To put that in perspective, transportation exhaust from all around the world is only responsible for 13% greenhouse gas emissions. That includes fossil fuels produced from cars, trucks, trains, planes, and ships combined.
Drastically reducing or eliminating red meat like instructed in the Flexitarian Diet could have a massive positive impact on our planet. Ultimately, cutting down on not only fossil fuel degradation, but water and land usage as well.
It Saves You Money
The Flexitarian Diet is pretty straightforward; eat more plants and less meat. Since plant foods tend to cost less per calorie than their meat counterparts, your bank account benefits too.
For example, one pound of black beans may cost you around $1.39 while one pound of grass-fed ribeye steak will run you about $20.24, on average. Both provide essential nutrients for our diet, but at a drastically different price point.
Health Risks of the Flexitarian Diet (and How to Avoid Them)
Examining the diet at face value, there are very few health risks. Since the Flexitarian Diet is about inclusion vs exclusion, the benefits far outweigh any of the potential risks.
Generally speaking, there are seven individual vitamins and minerals that need to addressed on this diet. Those include:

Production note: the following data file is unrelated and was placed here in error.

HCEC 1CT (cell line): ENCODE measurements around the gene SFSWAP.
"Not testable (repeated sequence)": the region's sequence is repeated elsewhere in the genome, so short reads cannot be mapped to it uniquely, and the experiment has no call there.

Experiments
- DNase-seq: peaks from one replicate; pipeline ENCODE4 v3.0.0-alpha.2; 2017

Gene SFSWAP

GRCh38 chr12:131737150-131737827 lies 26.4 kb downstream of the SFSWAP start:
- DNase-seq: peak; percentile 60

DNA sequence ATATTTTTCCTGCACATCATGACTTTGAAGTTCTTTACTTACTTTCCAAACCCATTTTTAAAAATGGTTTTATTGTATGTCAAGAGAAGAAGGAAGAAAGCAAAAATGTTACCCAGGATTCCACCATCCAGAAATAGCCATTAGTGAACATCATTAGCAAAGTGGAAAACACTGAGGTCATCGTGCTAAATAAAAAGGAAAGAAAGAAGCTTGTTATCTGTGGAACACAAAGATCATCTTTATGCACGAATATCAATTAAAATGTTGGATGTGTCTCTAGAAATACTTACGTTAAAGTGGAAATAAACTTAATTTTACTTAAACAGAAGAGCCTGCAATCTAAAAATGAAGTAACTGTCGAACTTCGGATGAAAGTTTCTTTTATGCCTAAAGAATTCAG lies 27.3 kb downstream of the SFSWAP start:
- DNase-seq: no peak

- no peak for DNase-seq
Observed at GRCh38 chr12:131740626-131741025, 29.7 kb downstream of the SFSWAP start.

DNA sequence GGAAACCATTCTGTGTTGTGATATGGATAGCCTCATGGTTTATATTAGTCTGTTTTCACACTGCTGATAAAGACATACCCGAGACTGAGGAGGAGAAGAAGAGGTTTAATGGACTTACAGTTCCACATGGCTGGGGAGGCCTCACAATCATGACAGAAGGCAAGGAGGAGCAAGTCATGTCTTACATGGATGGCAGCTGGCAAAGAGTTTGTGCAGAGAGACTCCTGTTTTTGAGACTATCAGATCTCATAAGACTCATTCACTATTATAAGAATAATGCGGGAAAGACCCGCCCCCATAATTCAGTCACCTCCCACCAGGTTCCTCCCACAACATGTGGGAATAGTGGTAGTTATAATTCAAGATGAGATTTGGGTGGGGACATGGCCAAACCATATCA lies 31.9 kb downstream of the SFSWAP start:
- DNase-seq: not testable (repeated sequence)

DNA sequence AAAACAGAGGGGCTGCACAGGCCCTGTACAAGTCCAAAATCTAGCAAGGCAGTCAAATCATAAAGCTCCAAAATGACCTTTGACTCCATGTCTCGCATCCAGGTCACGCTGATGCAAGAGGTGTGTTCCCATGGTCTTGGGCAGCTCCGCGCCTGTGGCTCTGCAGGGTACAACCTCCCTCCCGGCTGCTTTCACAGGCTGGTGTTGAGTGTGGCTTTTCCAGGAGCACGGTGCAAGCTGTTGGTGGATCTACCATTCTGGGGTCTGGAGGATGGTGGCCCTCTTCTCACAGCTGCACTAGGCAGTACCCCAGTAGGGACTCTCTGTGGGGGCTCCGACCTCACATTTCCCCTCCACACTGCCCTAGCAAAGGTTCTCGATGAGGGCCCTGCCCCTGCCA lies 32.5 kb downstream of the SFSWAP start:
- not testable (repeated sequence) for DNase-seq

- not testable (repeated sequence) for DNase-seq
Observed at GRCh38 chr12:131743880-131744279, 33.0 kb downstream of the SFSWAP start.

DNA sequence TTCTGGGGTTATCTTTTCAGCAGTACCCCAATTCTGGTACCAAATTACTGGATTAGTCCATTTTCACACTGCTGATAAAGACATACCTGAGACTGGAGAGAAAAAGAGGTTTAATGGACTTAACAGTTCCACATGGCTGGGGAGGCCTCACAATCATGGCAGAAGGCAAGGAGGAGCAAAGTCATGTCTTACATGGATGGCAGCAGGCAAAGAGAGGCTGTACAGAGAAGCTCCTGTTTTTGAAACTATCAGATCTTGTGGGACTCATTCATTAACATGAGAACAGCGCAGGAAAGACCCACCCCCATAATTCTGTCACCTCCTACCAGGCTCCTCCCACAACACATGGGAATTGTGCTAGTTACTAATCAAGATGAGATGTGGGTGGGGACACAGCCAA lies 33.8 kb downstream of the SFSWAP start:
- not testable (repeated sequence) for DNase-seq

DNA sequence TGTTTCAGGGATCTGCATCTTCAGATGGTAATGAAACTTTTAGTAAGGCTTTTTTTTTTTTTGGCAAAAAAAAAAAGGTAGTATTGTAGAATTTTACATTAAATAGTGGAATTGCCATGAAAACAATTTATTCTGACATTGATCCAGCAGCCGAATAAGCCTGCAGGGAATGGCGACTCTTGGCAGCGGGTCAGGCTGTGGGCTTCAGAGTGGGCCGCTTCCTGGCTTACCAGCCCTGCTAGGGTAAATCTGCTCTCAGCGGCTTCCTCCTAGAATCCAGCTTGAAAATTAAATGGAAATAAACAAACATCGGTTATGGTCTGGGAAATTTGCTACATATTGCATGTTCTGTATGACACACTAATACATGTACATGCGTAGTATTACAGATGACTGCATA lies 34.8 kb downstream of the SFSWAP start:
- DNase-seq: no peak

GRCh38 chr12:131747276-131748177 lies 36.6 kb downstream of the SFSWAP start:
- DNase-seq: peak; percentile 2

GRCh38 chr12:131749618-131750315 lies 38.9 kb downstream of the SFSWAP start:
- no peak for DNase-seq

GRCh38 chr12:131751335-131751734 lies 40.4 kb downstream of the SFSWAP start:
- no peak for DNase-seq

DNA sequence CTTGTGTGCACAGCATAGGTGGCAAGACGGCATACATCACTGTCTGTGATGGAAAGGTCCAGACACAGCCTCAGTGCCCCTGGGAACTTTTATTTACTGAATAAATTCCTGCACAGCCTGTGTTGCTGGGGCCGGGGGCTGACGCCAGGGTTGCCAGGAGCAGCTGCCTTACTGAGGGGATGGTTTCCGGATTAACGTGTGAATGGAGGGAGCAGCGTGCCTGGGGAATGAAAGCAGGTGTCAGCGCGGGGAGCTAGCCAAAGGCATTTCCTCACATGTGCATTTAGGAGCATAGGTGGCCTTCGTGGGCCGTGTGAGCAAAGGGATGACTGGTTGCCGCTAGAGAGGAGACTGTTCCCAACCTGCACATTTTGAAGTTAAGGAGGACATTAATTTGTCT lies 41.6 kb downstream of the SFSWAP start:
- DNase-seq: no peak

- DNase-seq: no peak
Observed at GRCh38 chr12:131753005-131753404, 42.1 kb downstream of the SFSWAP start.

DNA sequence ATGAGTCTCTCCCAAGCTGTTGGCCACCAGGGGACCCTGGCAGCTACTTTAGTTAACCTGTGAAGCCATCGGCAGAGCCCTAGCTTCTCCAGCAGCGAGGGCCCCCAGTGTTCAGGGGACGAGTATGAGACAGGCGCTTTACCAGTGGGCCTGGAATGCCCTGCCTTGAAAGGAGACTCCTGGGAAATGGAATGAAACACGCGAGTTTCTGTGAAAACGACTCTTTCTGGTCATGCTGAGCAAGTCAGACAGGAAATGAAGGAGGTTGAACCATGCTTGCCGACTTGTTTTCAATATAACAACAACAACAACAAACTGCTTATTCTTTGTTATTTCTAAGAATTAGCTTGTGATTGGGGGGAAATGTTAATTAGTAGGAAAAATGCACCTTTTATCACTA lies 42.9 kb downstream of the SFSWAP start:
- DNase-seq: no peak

The good news is that if you are getting a sufficient amount of calories from your diet, there is no need to worry about having a low protein intake. On average, we only need between 46g – 56g of protein per day.
On the Flexitarian Diet, 50 grams of protein is the equivalent to:
- Two eggs
- ½ cup black beans
- 1 oz almonds (small handful)
- 1 cup of quinoa
- 3 oz serving of lean chicken
Vitamins and Minerals
Vitamin B12 is a crucial vitamin that is not only recommended for vegans and vegetarians, but also to those over 50 years of age, regardless of diet. Taking one 2500mg supplement per week will work for most people.
For Omega-3 fatty acids, take a quality micro algae supplement. Additionally, foods like walnuts and chia seeds both contain healthy Omega-3 fatty acids that are important for brain health.
To make sure you get enough iron and zinc, eat foods such as legumes, nuts, seeds, and whole grain. All of which are staples in the Flexitarian Diet.
Furthermore, to maximize absorption from high iron plant foods, squeeze a little citrus on your food. Lemons and limes contain Vitamin C, which helps us absorb iron by up to 500%.
Calcium is another easy mineral to address.
Plant Foods high in calcium include:
- Leafy green vegetables
- Fortified plant milks
Lastly, low Vitamin D levels is a worldwide epidemic; about 50% of the population is deficient.
The take home message here is to eat a variety foods on your diet, and supplement only when needed.